Everyone can have a role in prevening child abuse

April 14, 2013 

It is sadly ironic, but not surprising, that in the past week two high-profile child abuse cases have surfaced in Western Washington during national Child Abuse Prevention Month.

In Ocean Shores, a 21-year-old couple allegedly delivered their baby in a motel room, drowned it in a toilet and then discarded the body in a wooded area. In Pierce County, a 19-year-old faces life in prison if convicted of the murder and rape of a 2-year-old in what police called one of the worst cases of child abuse they have ever seen.

Clearly, the path to good parenting does not come naturally to everyone.

And, as the Thurston County Child Abuse Prevention Task Force is discovering, that small percentage of troubled parents generates an ever-widening cycle of addiction, crime and reoccurring intergenerational abuse.

Child abuse in the South Sound spiked to an all-time high in 2011, jumping by more than 50 percent in one year, and has remained near that level. Thurston County Prosecutor Jon Tunheim reports that child abuse cases reaching his office are up again for the first three months of 2013.

But there is hope and a strong community effort to stop child abuse.

The task force is using a variety of tools and resources to reduce the number of adverse childhood experiences (ACEs) in Thurston County — we have the third-highest number of documented adults with ACEs among all 39 counties.

A year ago, the task force implemented a successful national program called the Period of PURPLE Crying — PURPLE is an acronym for six helpful tips that educate parents about normal infant crying and its strong potential to trigger abusive responses in unsuspecting new mothers and fathers.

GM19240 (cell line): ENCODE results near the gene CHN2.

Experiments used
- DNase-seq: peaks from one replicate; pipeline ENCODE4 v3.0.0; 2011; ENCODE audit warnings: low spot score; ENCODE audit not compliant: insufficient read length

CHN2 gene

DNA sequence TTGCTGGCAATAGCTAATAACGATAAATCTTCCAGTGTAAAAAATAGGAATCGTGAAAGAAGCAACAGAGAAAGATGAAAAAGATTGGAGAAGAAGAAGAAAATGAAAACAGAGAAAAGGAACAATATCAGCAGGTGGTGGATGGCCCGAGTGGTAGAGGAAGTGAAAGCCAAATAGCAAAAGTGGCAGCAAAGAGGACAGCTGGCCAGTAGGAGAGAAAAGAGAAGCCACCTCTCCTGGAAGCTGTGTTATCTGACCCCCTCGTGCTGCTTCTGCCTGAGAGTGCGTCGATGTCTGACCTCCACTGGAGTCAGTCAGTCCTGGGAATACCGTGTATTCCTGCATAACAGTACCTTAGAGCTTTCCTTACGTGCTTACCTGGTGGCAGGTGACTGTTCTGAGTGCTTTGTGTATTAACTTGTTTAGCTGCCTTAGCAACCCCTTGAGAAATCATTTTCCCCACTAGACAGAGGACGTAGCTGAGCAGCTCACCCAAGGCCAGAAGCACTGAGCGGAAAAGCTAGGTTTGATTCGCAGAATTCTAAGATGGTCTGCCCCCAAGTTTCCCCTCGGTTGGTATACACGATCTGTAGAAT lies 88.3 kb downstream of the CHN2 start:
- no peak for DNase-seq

Both Olympia hospitals ask new parents to watch a video about how to remain calm and soothe a crying infant, and then present the new parent and baby with a purple cap knitted by South Sound volunteers as a useful and helpful reminder of the important lesson.

The Tumwater Police Department is also using the video. When parents, grandparents or other child caregivers seek help installing infant car seats, department officials ask them to watch it.

That program is creating broad awareness about how periods of increased crying can cause frustrations that might lead to shaking or otherwise injuring a baby.

Tumwater Detective Lt. Jay Mason is working with the Tumwater School District on a national pilot project to incorporate the video and other good parenting instructional materials into the high school health curriculum.

We hope these programs will start reversing the social stigma about parenting classes. We don’t need to invoke the cliche and issue parenting licenses, but every young person needs to know more than where babies come from and how to manage the labor during childbirth.

Most Lamaze or childbirth classes only take young couples up to the moment of birth, and focus primarily on the mother, not the father, who is statistically the more likely parent to commit child abuse.

Tunheim says his experience prosecuting child-abuse cases during more than a decade has convinced him that many of our criminal and social issues are inevitably linked. A mother who is abused as a child or suffers domestic violence as an adult starts self-medicating to dull the trauma, becomes addicted to substances that lead them to commit crimes and get involved with others caught in this deadly cycle of abuse.

It’s time to recognize the damage that begins with adverse childhood experiences, and that each one of us can play a part in promoting the social and emotional well being of children and families in our communities.

Our support today will eliminate tomorrow’s sad headlines of abuse and neglect.

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